Testing: Leave the rules, and components for another group. They will come in, play what they can and leave feedback on sticky notes.
Refining: Take their feedback to revise the gameplay and prepare for final presentation of the day.
Present: The previous playtest group will play the game again, and we will talk about each groups game.

Half-way through the prototyping, my TA and I would playtest the games with them to give them feedback before wrapping up.
One of the finished prototypes
One of the finished prototypes
Play Resources
Resources given to the students to help think about how a game functions and for whom

Play forms

Alea: chance, like poker, Mario’s ? boxes, Chance cards in Monopoly and dice

Agon: competitiveness, like chess, basketball

Illinx: vertigo, like roller coaster, Twister, Virtual Reality

Mimicry: mimicry, like role playing, cosplay, acting

Gamer Archetypes

Achievers are goal-oriented and motivated by the reward of achieving long-term goals. Therefore, an achiever often gets satisfaction from completing tasks and collecting things (e.g., points).

Conquerors are challenge-oriented. They enjoy struggling against impossibly difficult foes before eventually achieving victory and beating other players. They exhibit forceful behaviors, channel their anger to achieve victory and thus experience fiero (an expressions of pride and emotion following victory over difficult challenge).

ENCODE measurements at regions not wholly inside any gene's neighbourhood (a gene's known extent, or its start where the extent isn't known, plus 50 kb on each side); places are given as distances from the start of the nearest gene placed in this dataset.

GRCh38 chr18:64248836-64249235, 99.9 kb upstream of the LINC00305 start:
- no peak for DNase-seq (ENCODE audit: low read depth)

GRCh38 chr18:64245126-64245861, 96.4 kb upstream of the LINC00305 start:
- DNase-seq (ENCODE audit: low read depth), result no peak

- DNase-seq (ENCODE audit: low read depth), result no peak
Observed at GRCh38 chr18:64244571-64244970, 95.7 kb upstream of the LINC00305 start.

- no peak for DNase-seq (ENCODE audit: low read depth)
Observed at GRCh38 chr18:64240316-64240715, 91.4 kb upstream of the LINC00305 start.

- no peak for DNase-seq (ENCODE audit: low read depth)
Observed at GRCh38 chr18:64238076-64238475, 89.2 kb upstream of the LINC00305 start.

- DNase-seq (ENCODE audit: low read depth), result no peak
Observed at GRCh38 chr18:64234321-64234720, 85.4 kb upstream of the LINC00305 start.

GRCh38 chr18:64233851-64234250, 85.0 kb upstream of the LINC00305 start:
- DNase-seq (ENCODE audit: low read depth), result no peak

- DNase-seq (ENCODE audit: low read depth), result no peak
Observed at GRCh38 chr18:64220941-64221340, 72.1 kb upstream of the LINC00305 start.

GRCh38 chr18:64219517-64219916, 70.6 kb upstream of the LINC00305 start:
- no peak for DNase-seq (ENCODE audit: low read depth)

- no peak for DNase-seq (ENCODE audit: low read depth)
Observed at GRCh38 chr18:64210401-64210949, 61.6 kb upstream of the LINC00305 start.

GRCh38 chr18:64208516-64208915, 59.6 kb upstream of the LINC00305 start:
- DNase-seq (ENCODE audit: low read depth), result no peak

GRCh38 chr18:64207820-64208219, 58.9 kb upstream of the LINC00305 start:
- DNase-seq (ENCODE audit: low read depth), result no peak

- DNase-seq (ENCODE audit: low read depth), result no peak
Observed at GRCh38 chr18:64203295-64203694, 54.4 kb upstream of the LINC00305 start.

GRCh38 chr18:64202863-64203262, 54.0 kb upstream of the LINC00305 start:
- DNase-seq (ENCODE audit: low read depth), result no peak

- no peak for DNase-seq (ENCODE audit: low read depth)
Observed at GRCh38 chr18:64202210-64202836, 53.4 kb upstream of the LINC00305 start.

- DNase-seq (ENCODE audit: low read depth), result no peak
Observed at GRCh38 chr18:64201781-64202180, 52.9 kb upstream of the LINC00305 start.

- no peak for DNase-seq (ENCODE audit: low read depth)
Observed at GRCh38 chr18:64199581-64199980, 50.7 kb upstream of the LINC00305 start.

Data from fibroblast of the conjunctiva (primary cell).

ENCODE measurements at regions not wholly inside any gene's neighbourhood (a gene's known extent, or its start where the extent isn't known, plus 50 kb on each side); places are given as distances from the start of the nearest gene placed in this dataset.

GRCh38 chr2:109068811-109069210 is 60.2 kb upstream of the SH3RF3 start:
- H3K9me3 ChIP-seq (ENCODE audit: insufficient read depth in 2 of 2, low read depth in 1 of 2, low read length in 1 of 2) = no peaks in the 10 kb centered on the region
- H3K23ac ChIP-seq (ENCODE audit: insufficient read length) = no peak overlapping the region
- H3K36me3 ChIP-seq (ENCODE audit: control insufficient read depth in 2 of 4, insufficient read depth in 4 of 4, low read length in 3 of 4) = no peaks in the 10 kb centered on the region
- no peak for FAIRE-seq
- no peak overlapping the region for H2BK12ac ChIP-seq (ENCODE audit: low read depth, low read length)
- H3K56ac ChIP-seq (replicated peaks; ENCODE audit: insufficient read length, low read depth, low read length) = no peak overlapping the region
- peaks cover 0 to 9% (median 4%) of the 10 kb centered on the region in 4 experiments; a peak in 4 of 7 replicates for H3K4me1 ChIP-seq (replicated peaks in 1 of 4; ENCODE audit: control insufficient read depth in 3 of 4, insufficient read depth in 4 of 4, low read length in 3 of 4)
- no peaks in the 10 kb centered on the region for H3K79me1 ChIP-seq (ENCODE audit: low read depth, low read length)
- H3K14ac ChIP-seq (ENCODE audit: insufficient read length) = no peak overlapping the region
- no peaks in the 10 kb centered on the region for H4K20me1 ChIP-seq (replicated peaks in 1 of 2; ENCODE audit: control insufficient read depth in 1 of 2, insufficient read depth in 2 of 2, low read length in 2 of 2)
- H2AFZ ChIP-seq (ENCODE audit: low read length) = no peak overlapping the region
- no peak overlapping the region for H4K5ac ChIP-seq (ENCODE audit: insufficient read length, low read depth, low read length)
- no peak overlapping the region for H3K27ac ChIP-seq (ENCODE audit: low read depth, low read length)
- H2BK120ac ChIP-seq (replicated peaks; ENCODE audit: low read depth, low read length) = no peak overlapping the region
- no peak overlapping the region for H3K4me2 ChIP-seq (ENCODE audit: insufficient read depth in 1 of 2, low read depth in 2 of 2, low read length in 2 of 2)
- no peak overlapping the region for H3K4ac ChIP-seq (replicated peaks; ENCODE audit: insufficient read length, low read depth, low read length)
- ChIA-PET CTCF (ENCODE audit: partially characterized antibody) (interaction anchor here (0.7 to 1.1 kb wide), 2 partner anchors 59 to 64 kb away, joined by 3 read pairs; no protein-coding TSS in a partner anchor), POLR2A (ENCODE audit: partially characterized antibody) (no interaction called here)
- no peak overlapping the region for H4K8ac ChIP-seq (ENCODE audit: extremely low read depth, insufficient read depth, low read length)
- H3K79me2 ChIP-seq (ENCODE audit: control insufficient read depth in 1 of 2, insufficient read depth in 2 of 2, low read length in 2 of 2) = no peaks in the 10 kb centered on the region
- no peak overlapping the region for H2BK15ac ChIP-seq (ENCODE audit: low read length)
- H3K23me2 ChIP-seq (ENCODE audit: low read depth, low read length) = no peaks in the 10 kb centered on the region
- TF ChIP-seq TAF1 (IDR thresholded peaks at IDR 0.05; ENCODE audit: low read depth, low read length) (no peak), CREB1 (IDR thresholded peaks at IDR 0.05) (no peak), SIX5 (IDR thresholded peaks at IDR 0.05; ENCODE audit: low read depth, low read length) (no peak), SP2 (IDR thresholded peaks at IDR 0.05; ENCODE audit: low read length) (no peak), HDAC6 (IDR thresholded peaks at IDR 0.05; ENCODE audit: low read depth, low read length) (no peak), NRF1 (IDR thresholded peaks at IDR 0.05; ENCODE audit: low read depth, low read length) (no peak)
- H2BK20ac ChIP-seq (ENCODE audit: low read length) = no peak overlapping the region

Daredevils are excited by the thrill of taking risks and enjoy playing on the edge. The enjoyment of game activities such as navigating dizzying platforms, rushing around at high speeds while still in control characterizes the Daredevil.

Masterminds enjoy solving puzzles, devising strategies to overcome puzzles that defy several solutions, and making efficient decisions.

Seekers enjoy exploring things and discovering new situations. They are curious, have sustained interest, and love sense-simulating activities.

Socializers enjoy interacting with others. For instance, they like talking, helping, and hanging around with people they trust. Socializers are trusting and easily angered by people who abuse their trust.

Survivors love the experience associated with terrifying scenes and the thrill of escaping from scary situations.

Game Mechanics

Acting
Action / Movement Programming
Action Point Allowance System
Area Control / Area Influence
Area Enclosure
Area Movement
Area-Impulse
Auction/Bidding
Betting/Wagering
Campaign / Battle Card Driven
Card Drafting
Chit-Pull System
Co-operative Play
Commodity Speculation
Crayon Rail System
Deck / Pool Building
Dice Rolling
Grid Movement
Hand Management
Hex-and-Counter
Line Drawing
Memory
Modular Board
Paper-and-Pencil
Partnerships
Pattern Building
Pattern Recognition
Pick-up and Deliver
Player Elimination
Point to Point Movement
Press Your Luck
Rock-Paper-Scissors
Role Playing
Roll / Spin and Move
Route/Network Building
Secret Unit Deployment
Set Collection
Simulation
Simultaneous Action Selection
Singing
Stock Holding
Storytelling
Take That
Tile Placement
Time Track
Trading
Trick-taking
Variable Phase Order
Variable Player Powers
Voting
Worker Placement